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Old 20th March 2007, 02:20 AM   #1
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Default toner/iron method problem

I've been trying to use the toner/iron method to make pcb's using my HP Laserjet1018 laser printer. The problem is that when i tired to print the paper (used glossy photo paper for INKJET printers) the printing came out very bad and the paper had like a thin transparent layer all torn apart, by the heat i pressume. I've tried many different kinds of paper to do this but only that one worked (using a photocopy, which didn't tear the paper apart). I want to use my own printer but i don't know what paper to use.

Another thing, after ironing the pcb and all, some paper remained strongly sticked to the pcb and i couldn't take it out, not without taking the toner off too...again, what paper should i use?!
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Old 20th March 2007, 11:55 PM   #2
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i just screwed a pcb because of the stupid paper that stays sticked to the pcb. What paper do i have to use to make pcb? Glossy photo paper didn't work
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Old 21st March 2007, 12:15 AM   #3
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You need to soak it in hot water after ironing.
Rick: Oh Cliff / Sometimes it must be difficult not to feel as if / You really are a cliff / when fascists keep trying to push you over it! / Are they the lemmings / Or are you, Cliff? / Or are you Cliff?
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Old 21st March 2007, 12:32 AM   #4
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Having used the toner method extensively, I will simply say that its reputation far exceeds its accomplishments. Yes, people routinely post pictures of circuit boards they made using transfer paper, but have you ever noticed that the boards look as though they were done by a third-grader with a crayon?
The entire system is flawed from the ground up. It's conceptually simple, but bogs down in the real world due to pressure and temperature problems. Then there are the hairline fractures and pinholes in the toner that let the etchant through. And the need to (at least) double print the image in order to get a sufficient amount of toner on the silly paper...only to run into registration problems from multiple runs through the printer. Etc. Etc. Et-flippin'-cetera.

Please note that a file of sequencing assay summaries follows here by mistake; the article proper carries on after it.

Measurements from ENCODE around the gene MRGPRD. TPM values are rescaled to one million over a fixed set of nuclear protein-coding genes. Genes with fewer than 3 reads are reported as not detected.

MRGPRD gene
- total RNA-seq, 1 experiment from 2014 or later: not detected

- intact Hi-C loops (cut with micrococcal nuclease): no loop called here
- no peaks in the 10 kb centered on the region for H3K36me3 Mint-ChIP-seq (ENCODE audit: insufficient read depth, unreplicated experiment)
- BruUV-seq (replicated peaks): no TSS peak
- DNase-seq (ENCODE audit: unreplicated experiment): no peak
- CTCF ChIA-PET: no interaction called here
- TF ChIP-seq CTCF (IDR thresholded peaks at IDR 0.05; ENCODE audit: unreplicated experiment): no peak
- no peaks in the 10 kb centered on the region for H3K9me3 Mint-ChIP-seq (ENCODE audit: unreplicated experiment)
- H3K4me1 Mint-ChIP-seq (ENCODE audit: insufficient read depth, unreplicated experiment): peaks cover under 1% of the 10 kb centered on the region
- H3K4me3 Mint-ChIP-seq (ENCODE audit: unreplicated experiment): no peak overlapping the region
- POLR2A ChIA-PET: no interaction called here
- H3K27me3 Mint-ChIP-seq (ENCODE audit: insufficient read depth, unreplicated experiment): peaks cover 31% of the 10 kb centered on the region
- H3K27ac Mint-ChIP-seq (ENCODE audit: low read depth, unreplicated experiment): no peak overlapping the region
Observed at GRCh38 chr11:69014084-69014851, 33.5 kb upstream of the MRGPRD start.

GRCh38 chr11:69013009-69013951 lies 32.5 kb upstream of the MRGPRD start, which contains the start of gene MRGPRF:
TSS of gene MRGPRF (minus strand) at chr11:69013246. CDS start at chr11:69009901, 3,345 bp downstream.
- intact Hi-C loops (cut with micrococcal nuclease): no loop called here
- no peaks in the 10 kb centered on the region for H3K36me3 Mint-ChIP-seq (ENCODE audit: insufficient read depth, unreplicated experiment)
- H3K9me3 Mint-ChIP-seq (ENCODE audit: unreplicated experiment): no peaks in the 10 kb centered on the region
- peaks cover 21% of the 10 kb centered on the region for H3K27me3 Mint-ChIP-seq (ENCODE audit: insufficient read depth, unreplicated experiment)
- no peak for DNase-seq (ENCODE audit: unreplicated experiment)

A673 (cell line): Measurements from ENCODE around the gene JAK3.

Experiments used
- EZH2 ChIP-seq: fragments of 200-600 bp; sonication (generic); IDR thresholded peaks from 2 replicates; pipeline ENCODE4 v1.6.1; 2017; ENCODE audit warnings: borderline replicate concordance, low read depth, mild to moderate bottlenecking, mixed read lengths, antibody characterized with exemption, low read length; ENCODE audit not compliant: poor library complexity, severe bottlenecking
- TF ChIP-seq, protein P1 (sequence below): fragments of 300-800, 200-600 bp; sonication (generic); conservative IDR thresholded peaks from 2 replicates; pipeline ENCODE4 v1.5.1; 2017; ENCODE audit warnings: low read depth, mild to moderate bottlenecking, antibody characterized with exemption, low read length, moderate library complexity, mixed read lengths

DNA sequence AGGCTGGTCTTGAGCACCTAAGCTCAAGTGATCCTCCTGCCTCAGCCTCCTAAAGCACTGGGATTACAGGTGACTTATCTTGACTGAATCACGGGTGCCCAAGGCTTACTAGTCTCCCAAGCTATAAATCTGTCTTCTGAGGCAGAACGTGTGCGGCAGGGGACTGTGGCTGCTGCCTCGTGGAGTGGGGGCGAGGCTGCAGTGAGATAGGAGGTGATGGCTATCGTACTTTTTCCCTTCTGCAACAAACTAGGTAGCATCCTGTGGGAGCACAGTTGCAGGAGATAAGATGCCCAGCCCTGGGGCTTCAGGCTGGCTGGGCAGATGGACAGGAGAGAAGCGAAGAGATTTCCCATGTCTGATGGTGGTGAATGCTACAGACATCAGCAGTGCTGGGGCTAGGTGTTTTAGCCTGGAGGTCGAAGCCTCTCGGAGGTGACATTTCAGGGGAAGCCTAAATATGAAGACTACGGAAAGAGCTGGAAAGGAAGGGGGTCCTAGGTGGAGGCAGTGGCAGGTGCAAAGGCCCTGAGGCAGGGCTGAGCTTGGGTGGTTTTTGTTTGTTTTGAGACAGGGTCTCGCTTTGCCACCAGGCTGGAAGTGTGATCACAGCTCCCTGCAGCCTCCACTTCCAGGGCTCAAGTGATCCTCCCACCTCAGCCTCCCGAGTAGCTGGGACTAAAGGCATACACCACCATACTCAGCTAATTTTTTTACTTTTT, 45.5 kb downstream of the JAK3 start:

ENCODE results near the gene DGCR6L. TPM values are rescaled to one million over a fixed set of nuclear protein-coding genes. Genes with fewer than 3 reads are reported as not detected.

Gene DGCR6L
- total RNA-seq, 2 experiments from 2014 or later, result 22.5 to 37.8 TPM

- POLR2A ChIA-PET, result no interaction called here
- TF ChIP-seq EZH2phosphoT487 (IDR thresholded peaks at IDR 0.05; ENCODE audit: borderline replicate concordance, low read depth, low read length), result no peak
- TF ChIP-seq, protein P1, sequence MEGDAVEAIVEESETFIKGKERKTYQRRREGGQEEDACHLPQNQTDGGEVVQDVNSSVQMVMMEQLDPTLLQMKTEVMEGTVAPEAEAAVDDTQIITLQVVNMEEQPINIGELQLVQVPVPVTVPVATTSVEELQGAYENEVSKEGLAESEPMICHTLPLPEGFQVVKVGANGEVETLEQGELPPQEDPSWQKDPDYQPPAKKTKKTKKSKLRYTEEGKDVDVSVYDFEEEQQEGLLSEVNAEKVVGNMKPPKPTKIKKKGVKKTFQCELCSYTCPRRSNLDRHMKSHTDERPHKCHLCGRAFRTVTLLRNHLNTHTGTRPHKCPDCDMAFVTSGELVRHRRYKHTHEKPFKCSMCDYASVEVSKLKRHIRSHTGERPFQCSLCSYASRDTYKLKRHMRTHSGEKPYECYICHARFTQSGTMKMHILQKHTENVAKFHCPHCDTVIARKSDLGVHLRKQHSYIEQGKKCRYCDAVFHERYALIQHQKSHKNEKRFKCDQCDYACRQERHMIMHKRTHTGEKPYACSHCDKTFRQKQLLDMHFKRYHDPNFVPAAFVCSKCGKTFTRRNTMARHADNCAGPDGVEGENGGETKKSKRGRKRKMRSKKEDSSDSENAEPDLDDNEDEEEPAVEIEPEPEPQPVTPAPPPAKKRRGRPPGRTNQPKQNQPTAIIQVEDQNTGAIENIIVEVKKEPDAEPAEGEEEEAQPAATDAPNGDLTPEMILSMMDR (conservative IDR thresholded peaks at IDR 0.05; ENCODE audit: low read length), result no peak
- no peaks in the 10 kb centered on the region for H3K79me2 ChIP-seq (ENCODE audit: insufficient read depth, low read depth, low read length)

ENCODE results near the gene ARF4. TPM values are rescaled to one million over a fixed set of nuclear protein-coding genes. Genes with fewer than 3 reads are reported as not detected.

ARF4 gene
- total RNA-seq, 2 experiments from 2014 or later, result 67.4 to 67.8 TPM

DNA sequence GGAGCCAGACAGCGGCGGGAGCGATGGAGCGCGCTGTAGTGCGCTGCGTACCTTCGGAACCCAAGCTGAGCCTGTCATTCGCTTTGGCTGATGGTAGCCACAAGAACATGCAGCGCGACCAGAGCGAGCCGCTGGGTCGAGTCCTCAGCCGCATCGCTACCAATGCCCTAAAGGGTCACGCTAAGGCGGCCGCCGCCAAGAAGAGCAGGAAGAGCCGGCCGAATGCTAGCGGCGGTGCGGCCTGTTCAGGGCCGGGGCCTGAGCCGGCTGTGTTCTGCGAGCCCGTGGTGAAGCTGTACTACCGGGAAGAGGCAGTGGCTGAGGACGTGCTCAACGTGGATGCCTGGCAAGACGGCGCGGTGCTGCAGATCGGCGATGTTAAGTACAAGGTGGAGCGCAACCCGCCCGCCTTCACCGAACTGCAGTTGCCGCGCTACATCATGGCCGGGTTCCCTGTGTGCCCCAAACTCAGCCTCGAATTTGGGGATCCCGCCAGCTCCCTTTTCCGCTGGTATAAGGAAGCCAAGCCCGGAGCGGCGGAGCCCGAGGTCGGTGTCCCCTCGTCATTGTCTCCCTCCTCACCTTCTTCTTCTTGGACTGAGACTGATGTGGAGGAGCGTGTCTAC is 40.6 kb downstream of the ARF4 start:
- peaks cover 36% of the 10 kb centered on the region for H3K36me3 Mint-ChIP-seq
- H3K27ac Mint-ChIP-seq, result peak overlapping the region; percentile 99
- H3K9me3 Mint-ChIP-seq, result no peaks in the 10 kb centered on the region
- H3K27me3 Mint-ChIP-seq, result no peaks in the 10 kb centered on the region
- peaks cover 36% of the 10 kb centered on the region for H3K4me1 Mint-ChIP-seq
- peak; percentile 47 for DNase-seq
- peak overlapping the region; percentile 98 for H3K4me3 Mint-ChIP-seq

It's kinda like the old thing about the pig singing--it's not that the pig sings so well, it's that it sings at all.
Screw transfer paper.
I went optical.

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Old 21st March 2007, 12:45 AM   #5
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I too have tried the toner method of printing. I have no doubt that you can develop your skill to a point where the method produces passable results. If you are happy to spend weeks experimenting, failing and destroying copper boards

However the photo transfer method is far easier for an occaisional user to perfect (I got it right on my second go) I would even dare to say you can produce pretty amazing work with the same amount of practice that the toner method guys put in to produce useable results... Hope I am not being too controversial

I use an overhead projector to do my exposures and get results I am very hapy with from printer to the point of cleaning the copper in less than 15 minutes.

My advice, go photo resist...
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Old 21st March 2007, 12:46 AM   #6
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well i have to say that this method is not THE BEST thing but it works well WHEN IT WORKS. I was able to do it a couple of times but that's all. The optic method would be cool if i'd be able to do it at all, i've never seen what's needed to do it around here. BTW, i soaked it in water, didn't work out, the paper remains sticked hard to the pcb